Casa Manana

dc.contributor.creatorElizabeth Sasser
dc.contributor.creatorA. George King
dc.creatorA. George King
dc.date.accessioned2016-02-19T21:57:26Z
dc.date.available2016-02-19T21:57:26Z
dc.formatImage/jpeg
dc.identifierttu_sasser_000062
dc.identifier.urihttp://hdl.handle.net/2346/66244
dc.languageen
dc.rights© Texas Tech University Libraries. Users must request permission from the copyright holder for all use in publications, including theses and dissertations.
dc.titleCasa Manana
vra.imageagentElizabeth Sasser
vra.imagerightsElizabeth Sasser
vra.workclassificationArchitecture and City Planning
vra.workculturalcontextAmerican
vra.workdate1958
vra.workdate.century20th century
vra.workdescriptionThe building, designed by A. George King, features an aluminum geodesic dome designed by Henry Kaiser and Richard Buckminster Fuller. It was the second building built in the U.S. with a Kaiser dome. Because of the roundness of the dome, the configuration of the facility was for "theater in the round". This concept was changed in 2003 by a major renovation project to become a more traditional theater setting. The renovation provided a modified thrust stage, a new lobby, and new restroom facilities. Casa Mañana is located on the original site of the theater which held outdoor productions starting in 1936 with the Texas Centennial held on the Cultural District grounds. Architects for the renovation and addition were Gideon Toal of Fort Worth. Capacity: 1,805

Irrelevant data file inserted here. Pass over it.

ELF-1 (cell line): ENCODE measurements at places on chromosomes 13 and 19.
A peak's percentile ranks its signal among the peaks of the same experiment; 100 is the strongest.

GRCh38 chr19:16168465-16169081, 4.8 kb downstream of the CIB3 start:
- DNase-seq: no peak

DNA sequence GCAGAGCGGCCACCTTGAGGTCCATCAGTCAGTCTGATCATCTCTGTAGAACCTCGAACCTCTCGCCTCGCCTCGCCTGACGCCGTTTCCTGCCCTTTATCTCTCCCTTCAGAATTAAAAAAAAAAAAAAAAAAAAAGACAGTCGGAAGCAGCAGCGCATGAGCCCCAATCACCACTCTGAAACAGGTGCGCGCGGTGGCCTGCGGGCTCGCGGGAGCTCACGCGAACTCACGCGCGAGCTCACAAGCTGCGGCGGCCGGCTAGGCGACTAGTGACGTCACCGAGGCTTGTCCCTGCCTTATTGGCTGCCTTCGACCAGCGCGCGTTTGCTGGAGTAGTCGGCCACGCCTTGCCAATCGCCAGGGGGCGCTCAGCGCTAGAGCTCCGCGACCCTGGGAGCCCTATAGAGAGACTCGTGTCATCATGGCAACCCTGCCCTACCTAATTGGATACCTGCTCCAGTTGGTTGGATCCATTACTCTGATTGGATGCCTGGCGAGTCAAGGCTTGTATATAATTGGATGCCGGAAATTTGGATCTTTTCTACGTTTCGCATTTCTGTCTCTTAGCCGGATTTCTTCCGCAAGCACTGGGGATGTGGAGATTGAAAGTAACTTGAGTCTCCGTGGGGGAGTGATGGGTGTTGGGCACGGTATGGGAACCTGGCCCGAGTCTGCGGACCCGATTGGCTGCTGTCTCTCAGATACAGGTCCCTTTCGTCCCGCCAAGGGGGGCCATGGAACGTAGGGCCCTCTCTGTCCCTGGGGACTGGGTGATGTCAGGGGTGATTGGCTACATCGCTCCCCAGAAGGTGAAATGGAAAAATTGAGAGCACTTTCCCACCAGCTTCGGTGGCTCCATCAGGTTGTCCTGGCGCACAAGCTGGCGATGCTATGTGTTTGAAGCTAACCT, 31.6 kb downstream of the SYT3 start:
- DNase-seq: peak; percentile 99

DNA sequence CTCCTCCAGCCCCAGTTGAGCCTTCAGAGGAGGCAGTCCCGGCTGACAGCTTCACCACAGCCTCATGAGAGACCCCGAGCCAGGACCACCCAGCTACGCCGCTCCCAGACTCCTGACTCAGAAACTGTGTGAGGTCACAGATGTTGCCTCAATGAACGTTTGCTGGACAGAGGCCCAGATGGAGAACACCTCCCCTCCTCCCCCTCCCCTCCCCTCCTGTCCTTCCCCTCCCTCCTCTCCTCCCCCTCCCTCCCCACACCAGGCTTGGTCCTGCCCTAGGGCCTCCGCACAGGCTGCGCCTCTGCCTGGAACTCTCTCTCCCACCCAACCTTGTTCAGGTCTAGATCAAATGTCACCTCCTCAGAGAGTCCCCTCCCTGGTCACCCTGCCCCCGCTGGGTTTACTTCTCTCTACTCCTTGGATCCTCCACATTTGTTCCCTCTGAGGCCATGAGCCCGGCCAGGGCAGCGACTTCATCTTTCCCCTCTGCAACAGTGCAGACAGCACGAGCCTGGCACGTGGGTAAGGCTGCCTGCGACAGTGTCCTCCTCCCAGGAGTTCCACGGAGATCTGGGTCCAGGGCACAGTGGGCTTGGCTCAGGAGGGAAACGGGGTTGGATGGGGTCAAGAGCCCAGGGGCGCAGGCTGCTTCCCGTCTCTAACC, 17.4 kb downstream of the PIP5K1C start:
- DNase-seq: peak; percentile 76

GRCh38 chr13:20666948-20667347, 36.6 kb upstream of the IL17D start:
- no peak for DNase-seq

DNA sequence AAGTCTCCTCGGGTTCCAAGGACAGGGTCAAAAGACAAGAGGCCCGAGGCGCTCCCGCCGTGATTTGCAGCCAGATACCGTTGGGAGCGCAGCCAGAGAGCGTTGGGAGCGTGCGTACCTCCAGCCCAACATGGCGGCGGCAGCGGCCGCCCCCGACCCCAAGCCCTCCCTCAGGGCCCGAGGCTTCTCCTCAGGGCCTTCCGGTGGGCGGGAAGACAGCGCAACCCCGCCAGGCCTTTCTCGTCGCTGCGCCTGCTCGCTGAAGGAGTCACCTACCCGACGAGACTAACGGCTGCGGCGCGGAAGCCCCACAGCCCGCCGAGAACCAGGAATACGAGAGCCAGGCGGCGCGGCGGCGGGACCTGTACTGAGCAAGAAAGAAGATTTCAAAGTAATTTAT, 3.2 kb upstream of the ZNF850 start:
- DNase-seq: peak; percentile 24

vra.worklocationFort Worth, Texas, United States
vra.worklocation.gps32°44′46″N 97°21′45″W
vra.worklocation.note3101 West Lancaster Avenue
vra.worktitleCasa Manana
vra.workworktypetheatres

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